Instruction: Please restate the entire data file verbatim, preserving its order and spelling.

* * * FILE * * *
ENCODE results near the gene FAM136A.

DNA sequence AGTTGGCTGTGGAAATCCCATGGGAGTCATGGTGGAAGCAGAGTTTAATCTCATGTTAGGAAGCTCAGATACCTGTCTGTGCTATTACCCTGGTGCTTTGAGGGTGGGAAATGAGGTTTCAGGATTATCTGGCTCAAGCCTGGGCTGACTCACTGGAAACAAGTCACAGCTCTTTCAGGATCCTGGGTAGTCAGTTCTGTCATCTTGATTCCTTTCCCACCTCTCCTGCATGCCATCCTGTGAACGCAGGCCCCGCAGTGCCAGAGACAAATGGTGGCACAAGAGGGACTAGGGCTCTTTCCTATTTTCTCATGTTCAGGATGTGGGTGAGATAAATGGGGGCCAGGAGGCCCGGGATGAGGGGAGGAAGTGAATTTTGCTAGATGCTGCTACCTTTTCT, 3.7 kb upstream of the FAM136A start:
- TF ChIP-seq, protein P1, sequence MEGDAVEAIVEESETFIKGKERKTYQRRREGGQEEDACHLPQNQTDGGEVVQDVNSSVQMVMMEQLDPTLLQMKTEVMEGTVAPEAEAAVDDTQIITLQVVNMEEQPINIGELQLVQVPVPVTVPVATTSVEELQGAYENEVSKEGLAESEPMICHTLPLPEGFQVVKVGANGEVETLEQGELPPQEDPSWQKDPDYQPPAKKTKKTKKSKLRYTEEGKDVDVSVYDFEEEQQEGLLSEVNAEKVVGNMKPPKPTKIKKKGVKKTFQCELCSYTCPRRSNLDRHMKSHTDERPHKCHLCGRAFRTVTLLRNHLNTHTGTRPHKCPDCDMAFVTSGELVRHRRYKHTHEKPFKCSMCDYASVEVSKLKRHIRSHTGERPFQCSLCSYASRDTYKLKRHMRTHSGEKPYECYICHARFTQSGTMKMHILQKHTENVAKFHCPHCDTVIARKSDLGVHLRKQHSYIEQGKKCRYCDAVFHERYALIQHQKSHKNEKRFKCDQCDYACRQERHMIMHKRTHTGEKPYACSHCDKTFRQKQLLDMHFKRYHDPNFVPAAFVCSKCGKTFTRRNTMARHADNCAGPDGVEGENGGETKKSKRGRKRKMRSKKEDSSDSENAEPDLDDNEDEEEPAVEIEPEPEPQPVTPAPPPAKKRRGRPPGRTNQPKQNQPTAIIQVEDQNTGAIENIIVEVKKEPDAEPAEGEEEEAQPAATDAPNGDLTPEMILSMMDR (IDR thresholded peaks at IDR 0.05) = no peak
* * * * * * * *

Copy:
ENCODE results near the gene FAM136A.

DNA sequence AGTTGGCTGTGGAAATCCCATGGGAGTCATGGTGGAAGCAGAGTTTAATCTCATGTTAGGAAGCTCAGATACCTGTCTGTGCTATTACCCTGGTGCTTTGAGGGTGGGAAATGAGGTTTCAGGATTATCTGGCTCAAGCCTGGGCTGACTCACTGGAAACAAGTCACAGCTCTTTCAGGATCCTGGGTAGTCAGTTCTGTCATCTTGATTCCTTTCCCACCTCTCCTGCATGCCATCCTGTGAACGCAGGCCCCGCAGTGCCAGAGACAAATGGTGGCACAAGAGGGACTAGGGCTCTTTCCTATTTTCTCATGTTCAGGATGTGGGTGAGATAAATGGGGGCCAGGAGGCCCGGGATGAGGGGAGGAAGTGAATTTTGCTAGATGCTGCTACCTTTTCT, 3.7 kb upstream of the FAM136A start:
- TF ChIP-seq, protein P1, sequence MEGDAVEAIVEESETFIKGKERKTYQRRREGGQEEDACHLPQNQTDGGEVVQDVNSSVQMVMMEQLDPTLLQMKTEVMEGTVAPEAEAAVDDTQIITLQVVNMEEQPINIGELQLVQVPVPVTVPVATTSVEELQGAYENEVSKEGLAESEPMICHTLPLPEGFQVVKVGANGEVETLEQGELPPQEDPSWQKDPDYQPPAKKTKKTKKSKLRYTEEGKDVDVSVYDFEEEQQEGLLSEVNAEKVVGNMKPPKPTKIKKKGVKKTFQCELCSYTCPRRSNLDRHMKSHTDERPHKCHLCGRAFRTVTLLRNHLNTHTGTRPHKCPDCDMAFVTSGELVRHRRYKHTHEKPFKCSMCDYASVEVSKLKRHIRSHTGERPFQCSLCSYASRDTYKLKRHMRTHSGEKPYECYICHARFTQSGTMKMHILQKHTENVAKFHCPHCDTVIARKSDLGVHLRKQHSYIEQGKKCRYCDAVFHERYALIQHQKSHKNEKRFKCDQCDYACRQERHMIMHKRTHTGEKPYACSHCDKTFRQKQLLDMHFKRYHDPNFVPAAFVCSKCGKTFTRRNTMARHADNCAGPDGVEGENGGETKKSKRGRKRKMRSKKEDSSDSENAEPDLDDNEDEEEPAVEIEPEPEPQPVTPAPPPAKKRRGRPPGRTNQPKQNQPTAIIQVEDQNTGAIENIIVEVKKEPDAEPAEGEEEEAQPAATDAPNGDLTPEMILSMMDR (IDR thresholded peaks at IDR 0.05) = no peak